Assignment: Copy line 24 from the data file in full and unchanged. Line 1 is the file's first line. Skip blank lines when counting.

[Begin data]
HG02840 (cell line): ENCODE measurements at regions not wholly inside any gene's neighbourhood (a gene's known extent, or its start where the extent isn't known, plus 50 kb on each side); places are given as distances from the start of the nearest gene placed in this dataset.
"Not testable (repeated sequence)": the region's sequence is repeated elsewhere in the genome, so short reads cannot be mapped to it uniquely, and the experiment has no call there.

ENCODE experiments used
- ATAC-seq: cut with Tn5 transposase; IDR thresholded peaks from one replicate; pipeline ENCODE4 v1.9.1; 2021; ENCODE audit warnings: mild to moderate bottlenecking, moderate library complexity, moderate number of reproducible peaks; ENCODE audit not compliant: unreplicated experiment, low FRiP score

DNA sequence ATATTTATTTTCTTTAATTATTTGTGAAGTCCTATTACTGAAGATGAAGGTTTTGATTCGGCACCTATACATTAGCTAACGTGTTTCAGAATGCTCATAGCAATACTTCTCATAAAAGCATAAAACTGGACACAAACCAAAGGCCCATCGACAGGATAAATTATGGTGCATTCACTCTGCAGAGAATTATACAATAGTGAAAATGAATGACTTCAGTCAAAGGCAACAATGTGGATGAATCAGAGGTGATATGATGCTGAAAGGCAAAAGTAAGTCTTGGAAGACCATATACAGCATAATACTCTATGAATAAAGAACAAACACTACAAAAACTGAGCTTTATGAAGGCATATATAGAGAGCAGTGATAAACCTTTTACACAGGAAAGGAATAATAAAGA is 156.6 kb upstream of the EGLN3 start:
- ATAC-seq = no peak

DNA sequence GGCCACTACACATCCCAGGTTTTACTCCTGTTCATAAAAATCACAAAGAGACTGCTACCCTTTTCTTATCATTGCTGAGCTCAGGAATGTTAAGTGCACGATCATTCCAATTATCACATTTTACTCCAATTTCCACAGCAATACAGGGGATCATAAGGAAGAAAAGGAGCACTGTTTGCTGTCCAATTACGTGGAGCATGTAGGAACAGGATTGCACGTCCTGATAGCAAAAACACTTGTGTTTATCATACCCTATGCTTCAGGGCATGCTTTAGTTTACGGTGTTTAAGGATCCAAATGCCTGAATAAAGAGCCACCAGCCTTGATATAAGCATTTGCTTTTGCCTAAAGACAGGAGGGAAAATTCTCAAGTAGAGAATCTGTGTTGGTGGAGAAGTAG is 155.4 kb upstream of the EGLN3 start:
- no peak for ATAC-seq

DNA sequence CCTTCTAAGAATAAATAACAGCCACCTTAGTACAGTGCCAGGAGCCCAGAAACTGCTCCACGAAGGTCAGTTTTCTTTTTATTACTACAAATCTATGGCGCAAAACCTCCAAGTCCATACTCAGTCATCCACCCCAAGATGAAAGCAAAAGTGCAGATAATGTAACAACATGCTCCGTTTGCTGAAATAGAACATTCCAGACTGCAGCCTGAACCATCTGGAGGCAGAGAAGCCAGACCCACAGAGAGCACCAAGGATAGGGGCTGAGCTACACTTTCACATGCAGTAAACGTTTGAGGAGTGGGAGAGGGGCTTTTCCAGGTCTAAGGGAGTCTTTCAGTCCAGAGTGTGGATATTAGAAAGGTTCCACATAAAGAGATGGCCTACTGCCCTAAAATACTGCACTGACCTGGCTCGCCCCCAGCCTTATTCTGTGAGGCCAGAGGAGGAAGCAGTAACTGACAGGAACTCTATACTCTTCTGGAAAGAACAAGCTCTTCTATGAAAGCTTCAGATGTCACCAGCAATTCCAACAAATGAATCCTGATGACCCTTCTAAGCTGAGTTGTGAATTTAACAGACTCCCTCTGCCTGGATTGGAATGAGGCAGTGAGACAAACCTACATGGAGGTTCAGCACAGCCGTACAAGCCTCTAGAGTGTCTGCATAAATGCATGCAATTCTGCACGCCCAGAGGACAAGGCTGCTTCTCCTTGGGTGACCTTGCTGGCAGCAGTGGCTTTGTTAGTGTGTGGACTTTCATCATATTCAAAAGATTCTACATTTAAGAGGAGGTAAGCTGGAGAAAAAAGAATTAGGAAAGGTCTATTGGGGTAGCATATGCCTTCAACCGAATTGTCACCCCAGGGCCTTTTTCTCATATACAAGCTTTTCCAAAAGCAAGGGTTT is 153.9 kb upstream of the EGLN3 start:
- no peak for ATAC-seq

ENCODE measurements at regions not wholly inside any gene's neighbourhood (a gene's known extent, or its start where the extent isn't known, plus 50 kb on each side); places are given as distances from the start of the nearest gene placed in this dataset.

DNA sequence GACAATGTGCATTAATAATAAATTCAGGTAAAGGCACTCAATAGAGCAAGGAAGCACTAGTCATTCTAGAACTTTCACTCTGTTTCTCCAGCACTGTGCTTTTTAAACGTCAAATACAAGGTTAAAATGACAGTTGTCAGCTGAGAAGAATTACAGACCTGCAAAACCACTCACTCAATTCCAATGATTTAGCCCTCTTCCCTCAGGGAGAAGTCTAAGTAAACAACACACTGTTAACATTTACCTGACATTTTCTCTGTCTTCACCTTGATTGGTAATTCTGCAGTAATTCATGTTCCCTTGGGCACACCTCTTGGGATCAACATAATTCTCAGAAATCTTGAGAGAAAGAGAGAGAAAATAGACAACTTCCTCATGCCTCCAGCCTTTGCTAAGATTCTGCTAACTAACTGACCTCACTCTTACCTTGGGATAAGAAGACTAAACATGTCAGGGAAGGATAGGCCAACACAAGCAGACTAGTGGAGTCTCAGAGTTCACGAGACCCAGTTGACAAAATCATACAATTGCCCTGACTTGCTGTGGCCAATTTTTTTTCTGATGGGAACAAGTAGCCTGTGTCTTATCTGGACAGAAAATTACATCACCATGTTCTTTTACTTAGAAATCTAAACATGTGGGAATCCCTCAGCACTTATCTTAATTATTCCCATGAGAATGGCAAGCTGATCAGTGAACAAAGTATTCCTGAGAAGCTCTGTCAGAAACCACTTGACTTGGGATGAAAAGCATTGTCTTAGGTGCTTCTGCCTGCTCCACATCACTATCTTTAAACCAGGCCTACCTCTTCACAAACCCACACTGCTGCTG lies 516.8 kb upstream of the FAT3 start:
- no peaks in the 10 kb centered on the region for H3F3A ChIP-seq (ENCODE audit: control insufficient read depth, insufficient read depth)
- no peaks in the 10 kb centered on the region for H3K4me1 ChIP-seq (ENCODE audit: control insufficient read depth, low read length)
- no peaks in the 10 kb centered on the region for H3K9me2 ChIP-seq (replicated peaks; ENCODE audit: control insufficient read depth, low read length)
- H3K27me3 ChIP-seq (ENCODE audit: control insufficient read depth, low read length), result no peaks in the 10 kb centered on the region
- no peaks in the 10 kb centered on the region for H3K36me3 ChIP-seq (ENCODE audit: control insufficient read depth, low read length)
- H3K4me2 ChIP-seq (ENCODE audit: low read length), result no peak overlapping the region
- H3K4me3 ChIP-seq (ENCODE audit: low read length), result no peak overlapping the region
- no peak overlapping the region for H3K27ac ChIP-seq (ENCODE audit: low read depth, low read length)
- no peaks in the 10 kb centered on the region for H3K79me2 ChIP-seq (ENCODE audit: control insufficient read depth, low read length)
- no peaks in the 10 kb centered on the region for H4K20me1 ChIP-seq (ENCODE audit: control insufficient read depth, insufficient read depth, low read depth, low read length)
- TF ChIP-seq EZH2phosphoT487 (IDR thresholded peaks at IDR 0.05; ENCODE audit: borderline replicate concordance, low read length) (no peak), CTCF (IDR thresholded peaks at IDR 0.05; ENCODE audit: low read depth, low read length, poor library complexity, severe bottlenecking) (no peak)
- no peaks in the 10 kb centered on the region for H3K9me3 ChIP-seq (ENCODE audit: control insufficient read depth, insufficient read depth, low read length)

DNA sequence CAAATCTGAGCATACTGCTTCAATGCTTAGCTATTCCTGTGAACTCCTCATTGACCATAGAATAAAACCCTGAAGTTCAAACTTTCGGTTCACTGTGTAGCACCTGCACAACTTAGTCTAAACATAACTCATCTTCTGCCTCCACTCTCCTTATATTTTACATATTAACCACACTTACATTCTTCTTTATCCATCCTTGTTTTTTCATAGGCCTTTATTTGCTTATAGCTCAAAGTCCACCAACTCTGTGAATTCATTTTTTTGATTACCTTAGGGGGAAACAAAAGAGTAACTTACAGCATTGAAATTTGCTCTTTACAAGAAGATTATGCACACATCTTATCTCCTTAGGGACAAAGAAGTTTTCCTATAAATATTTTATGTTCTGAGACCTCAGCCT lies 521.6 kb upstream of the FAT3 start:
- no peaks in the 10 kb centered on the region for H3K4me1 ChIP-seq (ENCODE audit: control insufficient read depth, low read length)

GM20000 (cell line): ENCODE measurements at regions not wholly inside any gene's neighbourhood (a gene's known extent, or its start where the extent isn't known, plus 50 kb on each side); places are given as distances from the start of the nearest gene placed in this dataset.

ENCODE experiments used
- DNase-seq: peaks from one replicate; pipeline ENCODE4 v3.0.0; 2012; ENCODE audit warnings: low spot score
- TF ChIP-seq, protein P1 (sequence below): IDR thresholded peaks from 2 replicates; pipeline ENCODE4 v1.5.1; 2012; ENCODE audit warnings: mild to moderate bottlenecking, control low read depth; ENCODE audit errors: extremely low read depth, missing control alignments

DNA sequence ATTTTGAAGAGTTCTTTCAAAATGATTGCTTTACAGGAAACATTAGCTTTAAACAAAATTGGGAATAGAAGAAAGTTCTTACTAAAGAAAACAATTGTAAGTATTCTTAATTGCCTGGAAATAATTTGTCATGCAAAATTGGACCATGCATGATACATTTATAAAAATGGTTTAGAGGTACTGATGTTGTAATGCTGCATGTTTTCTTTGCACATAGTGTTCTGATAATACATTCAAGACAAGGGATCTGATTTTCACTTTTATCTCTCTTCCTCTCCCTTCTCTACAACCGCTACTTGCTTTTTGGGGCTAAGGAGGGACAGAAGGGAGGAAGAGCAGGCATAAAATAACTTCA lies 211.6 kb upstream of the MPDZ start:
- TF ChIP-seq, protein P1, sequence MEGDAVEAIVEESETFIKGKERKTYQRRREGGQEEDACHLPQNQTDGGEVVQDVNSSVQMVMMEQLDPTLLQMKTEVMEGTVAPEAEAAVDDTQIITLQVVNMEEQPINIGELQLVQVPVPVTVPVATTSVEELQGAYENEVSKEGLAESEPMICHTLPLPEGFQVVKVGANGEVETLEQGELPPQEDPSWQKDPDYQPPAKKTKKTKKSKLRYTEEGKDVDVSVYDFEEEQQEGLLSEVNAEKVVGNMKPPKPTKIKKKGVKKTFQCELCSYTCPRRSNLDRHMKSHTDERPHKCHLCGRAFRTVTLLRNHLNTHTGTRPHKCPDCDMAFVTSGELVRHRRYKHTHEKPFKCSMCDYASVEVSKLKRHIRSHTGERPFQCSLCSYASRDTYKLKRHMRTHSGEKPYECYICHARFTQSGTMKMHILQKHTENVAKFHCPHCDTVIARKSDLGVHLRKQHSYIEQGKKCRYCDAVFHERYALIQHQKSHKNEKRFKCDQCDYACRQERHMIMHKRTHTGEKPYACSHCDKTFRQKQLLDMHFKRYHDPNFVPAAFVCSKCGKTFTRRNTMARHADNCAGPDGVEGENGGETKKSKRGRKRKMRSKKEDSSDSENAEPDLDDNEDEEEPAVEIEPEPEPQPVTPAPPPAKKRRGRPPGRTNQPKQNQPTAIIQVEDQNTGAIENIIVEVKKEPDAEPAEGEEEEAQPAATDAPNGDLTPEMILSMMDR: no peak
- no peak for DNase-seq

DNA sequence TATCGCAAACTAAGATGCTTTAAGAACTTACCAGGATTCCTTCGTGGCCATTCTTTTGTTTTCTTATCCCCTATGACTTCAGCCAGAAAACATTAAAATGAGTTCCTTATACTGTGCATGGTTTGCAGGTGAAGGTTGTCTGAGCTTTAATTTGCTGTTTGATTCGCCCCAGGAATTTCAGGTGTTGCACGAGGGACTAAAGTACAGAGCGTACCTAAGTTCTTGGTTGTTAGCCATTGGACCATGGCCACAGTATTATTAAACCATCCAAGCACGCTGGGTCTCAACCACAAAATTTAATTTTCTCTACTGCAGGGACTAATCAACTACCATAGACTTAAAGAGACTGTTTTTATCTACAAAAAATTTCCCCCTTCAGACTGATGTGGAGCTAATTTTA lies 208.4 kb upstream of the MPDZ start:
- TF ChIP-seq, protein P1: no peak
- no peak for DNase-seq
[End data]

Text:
- no peaks in the 10 kb centered on the region for H3K9me3 ChIP-seq (ENCODE audit: control insufficient read depth, insufficient read depth, low read length)